But none of this will matter unless the defendant claims that the plaintiff is lying in claiming authorship. Unless that happens, the plaintiff's testimony will usually settle the matter.

A person whose work seems to have been infringed would usually be wise to consult a lawyer with experience in copyright suits. Such a lawyer could advise if it is wise to bring suit at all, and if it is, what evidence will probably be needed.

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  • "if the notice only lists the pen name, it is not of much value." - Why is it not of value? Authors publishing under pen names is common practice in fiction.
    – Brandin
    Commented Dec 1, 2022 at 9:35
  • @Brandin It is still of vlue in showing that a copyright has been asserted. But it is not of much value in showing who is the natural person behind the pen name. Other evidence will be needed for that. And that was the context of my statement. Many authors do publish under pen names. But either the names are already generally known (example J.D. Robb) or they take other measures to document them, or in some cases they do not wish toi establish who is behind the pen name. Commented Dec 1, 2022 at 15:21
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Let's say I violate your copyright by copying the above question and reposting it on Quora.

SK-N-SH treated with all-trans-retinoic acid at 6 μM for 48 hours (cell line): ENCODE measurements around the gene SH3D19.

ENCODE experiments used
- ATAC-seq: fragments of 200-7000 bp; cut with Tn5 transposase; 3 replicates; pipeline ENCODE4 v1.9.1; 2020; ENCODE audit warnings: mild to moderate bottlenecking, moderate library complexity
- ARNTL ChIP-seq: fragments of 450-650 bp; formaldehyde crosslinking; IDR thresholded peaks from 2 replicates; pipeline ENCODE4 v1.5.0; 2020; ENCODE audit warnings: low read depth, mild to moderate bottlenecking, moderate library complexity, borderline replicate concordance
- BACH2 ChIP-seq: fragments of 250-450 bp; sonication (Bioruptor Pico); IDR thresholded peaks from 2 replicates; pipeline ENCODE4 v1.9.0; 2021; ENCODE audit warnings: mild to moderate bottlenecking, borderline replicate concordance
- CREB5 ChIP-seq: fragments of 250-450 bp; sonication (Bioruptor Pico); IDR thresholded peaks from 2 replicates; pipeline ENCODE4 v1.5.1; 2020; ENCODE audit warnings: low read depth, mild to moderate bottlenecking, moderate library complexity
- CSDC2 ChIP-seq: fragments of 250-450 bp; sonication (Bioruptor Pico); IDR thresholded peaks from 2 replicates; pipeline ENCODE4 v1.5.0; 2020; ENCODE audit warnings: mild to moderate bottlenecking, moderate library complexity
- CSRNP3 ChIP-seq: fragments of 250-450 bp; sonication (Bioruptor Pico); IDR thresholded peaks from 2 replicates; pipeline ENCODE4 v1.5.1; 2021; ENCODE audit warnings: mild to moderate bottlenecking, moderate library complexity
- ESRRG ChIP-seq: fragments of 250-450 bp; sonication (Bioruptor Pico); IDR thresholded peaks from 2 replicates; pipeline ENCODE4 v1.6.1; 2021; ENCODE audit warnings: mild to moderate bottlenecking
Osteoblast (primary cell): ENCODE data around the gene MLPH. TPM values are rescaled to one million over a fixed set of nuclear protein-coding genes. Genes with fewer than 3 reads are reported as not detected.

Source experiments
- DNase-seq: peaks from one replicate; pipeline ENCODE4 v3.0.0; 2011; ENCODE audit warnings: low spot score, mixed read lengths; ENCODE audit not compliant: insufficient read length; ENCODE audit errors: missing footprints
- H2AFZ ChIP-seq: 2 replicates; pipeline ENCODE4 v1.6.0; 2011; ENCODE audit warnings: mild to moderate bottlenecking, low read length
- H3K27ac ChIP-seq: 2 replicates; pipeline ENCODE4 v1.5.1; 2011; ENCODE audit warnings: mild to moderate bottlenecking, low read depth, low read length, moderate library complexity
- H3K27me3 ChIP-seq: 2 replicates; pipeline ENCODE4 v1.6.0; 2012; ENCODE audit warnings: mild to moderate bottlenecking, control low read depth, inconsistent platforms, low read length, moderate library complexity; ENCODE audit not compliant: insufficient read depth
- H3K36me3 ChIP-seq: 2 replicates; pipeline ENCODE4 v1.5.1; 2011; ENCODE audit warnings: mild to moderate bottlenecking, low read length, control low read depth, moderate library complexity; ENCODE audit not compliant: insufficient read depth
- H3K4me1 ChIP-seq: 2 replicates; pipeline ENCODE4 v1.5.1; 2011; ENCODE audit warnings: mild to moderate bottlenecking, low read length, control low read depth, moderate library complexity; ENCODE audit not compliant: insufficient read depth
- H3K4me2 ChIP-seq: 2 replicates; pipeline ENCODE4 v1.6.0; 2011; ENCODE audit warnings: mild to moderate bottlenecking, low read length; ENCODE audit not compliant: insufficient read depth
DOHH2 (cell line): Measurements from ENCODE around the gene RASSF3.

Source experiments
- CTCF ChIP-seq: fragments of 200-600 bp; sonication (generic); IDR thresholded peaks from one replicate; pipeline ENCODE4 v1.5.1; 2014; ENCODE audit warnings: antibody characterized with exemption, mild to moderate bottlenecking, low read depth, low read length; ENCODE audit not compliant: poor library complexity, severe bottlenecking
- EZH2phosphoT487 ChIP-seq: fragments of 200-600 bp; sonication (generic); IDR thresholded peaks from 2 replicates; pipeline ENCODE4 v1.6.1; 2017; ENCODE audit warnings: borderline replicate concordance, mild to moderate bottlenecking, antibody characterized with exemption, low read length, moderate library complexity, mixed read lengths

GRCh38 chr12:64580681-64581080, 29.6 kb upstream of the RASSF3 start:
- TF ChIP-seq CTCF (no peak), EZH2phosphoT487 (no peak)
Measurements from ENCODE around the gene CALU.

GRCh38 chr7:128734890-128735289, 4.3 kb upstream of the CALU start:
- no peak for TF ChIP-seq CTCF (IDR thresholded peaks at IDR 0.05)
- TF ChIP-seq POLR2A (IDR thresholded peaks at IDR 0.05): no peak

What could you do?

The first step would be to figure out where the work was published first. In today's digital world, that's usually easy. The timestamps assigned by Stack Exchange and Quora would be proof enough which one is the original and which one is the copy. If the publicly visible timestamps are too imprecise (they only mention the same date, not the time), then the court could use 3rd party subpoenas to obligate both Stack Exchange, Inc and Quora, Inc to provide the timestamps as precisely as possible. The court could ask admins from Stack Exchange and Quora to testify that nobody tampered with their systems and retroactively changed the timestamps, but I doubt that any court would insist on that.

The next step would be to prove that you are indeed the person behind the Law Stack Exchange account #27861. That should also be simple. You could simply show to the court that you know the valid password for that account while I would be unable to do that.

My counter-strategy could be to claim that I did not steal the work from you, I stole it from someone else (alleging that you did the same). So even though I admit that I did something wrong, you are not the one who can sue me for that. But then the burden of proof to show where I got that question from would be on me. When I can't point to an even earlier publication of above question, then my legal argument would probably not convince the court.

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    This assumes that the plaintiff needs to present evidence beyond sworn testimony that s/he is in fact the author. This is not normally needed in copyright suits. Moreover, a defendant who claims that the plaintiff is not the copyright holder need not admit to unlawfully taking the work, such a defendant can simply challenge the assertion of copyright by showing that some third person is the actual author. Commented Nov 29, 2022 at 17:52